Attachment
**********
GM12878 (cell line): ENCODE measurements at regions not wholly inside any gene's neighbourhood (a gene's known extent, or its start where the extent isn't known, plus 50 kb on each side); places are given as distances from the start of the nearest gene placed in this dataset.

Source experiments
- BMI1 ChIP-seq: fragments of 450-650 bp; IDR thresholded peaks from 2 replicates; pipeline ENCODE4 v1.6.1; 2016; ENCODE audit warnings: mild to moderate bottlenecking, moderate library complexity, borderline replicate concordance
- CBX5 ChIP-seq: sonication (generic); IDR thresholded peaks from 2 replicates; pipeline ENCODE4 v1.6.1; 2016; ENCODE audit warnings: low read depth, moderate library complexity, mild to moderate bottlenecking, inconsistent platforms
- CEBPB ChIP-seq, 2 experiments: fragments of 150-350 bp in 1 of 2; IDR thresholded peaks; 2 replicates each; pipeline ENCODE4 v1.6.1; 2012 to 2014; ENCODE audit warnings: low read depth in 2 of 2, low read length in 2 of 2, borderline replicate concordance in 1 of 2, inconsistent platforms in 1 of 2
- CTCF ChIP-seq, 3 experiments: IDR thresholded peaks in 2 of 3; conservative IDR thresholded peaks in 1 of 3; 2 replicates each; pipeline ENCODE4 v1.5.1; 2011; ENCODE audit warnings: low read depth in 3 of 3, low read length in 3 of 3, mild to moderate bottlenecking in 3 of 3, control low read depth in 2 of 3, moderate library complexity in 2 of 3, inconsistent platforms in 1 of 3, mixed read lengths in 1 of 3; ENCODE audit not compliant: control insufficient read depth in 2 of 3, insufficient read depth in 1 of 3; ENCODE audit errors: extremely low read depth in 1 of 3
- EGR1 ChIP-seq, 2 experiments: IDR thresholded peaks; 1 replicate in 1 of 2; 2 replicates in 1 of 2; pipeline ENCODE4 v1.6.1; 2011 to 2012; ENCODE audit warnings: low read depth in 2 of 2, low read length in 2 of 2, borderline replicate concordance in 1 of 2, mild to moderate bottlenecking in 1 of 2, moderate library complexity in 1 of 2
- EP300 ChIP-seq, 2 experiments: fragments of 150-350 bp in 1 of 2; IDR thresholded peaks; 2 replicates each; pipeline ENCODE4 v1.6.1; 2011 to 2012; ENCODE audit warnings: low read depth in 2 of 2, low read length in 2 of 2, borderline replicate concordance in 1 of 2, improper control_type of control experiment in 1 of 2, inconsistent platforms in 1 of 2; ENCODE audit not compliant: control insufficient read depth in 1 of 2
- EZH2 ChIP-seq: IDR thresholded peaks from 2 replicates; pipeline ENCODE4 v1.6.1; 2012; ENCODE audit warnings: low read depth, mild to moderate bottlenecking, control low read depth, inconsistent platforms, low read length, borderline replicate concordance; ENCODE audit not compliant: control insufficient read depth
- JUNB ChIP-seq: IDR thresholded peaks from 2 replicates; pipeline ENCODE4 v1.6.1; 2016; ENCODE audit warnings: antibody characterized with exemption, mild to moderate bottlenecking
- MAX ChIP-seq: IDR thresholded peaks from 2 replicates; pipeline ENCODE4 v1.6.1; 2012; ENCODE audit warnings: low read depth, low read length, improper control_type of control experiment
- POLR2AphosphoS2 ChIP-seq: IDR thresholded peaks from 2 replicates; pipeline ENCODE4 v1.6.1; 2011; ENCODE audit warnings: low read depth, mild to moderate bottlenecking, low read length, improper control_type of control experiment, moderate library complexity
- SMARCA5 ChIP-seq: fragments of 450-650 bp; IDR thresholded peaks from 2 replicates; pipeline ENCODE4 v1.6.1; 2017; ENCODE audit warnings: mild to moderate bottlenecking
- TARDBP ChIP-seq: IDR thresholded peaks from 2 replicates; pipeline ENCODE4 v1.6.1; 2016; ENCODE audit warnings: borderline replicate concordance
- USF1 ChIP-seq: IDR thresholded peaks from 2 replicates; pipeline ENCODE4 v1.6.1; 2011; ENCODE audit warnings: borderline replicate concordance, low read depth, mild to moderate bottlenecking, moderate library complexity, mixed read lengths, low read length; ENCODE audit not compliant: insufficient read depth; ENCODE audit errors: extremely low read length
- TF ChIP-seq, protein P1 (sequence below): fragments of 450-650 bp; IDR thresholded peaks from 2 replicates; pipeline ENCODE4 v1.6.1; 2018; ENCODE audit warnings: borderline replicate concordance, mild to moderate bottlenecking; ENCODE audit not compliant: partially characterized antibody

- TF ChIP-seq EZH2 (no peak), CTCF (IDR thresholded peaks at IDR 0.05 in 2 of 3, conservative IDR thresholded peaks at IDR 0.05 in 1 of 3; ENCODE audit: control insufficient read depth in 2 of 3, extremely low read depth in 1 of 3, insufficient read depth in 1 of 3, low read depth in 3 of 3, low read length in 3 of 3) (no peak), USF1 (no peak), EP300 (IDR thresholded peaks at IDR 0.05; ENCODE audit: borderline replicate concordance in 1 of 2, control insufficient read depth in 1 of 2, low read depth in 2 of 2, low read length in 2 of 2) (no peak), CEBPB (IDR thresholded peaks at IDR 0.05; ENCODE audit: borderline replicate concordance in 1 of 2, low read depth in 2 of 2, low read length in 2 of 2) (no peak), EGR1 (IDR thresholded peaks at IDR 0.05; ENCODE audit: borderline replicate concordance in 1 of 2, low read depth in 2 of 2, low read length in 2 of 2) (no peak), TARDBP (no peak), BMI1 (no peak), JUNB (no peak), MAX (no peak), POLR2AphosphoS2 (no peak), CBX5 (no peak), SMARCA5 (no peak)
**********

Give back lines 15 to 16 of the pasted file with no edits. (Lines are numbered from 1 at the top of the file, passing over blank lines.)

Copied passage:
- USF1 ChIP-seq: IDR thresholded peaks from 2 replicates; pipeline ENCODE4 v1.6.1; 2011; ENCODE audit warnings: borderline replicate concordance, low read depth, mild to moderate bottlenecking, moderate library complexity, mixed read lengths, low read length; ENCODE audit not compliant: insufficient read depth; ENCODE audit errors: extremely low read length
- TF ChIP-seq, protein P1 (sequence below): fragments of 450-650 bp; IDR thresholded peaks from 2 replicates; pipeline ENCODE4 v1.6.1; 2018; ENCODE audit warnings: borderline replicate concordance, mild to moderate bottlenecking; ENCODE audit not compliant: partially characterized antibody